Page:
HSBC plc (HSBC) said Thursday that John Flint has been named as the bank's new CEO and will take over from the retiring Stuart Gulliver in February of next year.
Flint, who currently runs the bank's retail and wealth management divisions, has been with HSBC for nearly 15 years and will be the second major change at the head of Europe's biggest lender following the appointment of Mark Tucker as chairman -- the first outsider to lead the bank in its 152-year history -- earlier this year.
Flint, an industry veteran, is not related to Douglas Flint, the former HSBC chairman who was officially replaced by Tucker on Oct. 1
"John has broad and deep banking experience across regions, businesses and functions. He has a great understanding and regard for HSBC's heritage, and the passion to build the bank for the next generation," Tucker said in a statement. "Through the search process, John has developed with myself and the Board a clear sense of the opportunities and priorities that lie ahead."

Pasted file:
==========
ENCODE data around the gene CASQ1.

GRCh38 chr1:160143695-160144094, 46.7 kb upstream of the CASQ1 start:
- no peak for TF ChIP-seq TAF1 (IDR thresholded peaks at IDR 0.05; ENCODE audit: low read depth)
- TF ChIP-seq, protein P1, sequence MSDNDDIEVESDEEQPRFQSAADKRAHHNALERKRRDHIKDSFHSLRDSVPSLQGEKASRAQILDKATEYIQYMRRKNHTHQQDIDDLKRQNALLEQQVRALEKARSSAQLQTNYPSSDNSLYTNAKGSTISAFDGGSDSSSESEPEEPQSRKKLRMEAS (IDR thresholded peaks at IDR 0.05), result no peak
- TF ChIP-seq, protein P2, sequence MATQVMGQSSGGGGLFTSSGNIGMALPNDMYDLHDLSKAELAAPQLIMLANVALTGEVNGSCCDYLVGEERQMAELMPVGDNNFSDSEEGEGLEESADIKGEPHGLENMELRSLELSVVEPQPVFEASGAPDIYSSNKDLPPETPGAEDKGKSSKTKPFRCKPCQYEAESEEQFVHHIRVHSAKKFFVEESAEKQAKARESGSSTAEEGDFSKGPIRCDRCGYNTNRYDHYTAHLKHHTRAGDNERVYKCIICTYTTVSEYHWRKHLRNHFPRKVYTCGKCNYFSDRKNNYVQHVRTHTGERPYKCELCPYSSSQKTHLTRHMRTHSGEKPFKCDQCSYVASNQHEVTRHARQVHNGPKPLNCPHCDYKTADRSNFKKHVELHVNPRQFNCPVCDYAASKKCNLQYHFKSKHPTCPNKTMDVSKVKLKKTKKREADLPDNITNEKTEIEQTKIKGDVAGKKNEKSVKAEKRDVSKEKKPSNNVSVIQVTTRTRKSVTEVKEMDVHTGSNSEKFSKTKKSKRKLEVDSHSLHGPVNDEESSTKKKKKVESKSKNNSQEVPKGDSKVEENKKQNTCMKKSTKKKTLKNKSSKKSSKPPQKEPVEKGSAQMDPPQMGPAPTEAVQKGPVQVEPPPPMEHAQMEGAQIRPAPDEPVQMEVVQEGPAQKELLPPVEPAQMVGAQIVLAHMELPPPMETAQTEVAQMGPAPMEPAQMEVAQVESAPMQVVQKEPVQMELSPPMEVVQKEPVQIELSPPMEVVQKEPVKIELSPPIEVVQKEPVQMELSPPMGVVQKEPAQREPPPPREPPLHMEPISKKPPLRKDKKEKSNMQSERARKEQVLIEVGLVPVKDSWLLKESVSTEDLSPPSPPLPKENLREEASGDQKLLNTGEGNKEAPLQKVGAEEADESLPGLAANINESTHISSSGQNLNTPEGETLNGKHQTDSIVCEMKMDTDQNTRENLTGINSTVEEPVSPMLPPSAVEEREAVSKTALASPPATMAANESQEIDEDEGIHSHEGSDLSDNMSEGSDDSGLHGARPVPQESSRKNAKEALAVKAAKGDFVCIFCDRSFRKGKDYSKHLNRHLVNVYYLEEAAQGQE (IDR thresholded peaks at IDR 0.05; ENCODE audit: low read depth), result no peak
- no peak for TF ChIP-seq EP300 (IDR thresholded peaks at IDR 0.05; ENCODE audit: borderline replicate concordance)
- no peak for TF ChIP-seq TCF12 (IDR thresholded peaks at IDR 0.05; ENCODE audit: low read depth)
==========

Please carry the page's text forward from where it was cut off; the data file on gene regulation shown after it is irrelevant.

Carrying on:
"Over the coming months, before he formally takes over the Group CEO role from Stuart, we will be working closely together to develop and agree the key actions required to ensure we build on and enhance HSBC's current momentum," Tucker added.
HSBC is not only Europe's biggest bank, it's one of the largest lenders in the world with a balance sheet that tops $2.5 trillion. However, its seen profits fall sharply over the past four years and some investors have been clamoring for a new direction in leadership at the venerable lender.
That said, the group did post stronger-than-expected first half earnings, thanks to firmer growth in Asian markets (where Flint's key talents were honed) and said it would add a further $2 billion to its existing share buyback program, taking it to $5.5 billion since the second half of 2016.
HSBC shares were marked 1% lower in late morning trading in London and changing hands at 750 pence each. Thursday's trading price, however, was largely the result of the shares trading without the right to their regular dividend. So far this year, HSBC shares have gained around 14.1%, outpacing the 8.6% gain for the FTSE 350 Banks subindex.